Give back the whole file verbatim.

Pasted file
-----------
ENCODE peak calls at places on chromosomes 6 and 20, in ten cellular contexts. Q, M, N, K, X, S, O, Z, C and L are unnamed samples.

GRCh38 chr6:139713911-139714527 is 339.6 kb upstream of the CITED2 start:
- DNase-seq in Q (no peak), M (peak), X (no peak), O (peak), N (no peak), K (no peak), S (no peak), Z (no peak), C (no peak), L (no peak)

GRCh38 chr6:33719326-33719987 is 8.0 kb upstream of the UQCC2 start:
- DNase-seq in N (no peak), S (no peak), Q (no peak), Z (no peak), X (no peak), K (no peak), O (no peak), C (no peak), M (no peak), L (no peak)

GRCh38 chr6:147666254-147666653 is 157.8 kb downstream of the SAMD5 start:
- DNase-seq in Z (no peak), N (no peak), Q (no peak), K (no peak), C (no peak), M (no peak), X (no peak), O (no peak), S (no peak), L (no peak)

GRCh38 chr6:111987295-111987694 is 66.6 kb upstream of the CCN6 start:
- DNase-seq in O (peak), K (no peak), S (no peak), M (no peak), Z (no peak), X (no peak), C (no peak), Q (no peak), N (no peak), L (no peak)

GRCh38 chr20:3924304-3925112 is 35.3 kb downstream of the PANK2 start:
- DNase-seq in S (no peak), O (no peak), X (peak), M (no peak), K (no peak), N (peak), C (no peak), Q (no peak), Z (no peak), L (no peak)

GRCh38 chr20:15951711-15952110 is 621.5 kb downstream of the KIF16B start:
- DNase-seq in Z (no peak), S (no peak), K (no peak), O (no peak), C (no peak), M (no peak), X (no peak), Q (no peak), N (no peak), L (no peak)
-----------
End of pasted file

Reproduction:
ENCODE peak calls at places on chromosomes 6 and 20, in ten cellular contexts. Q, M, N, K, X, S, O, Z, C and L are unnamed samples.

GRCh38 chr6:139713911-139714527 is 339.6 kb upstream of the CITED2 start:
- DNase-seq in Q (no peak), M (peak), X (no peak), O (peak), N (no peak), K (no peak), S (no peak), Z (no peak), C (no peak), L (no peak)

GRCh38 chr6:33719326-33719987 is 8.0 kb upstream of the UQCC2 start:
- DNase-seq in N (no peak), S (no peak), Q (no peak), Z (no peak), X (no peak), K (no peak), O (no peak), C (no peak), M (no peak), L (no peak)

GRCh38 chr6:147666254-147666653 is 157.8 kb downstream of the SAMD5 start:
- DNase-seq in Z (no peak), N (no peak), Q (no peak), K (no peak), C (no peak), M (no peak), X (no peak), O (no peak), S (no peak), L (no peak)

GRCh38 chr6:111987295-111987694 is 66.6 kb upstream of the CCN6 start:
- DNase-seq in O (peak), K (no peak), S (no peak), M (no peak), Z (no peak), X (no peak), C (no peak), Q (no peak), N (no peak), L (no peak)

GRCh38 chr20:3924304-3925112 is 35.3 kb downstream of the PANK2 start:
- DNase-seq in S (no peak), O (no peak), X (peak), M (no peak), K (no peak), N (peak), C (no peak), Q (no peak), Z (no peak), L (no peak)

GRCh38 chr20:15951711-15952110 is 621.5 kb downstream of the KIF16B start:
- DNase-seq in Z (no peak), S (no peak), K (no peak), O (no peak), C (no peak), M (no peak), X (no peak), Q (no peak), N (no peak), L (no peak)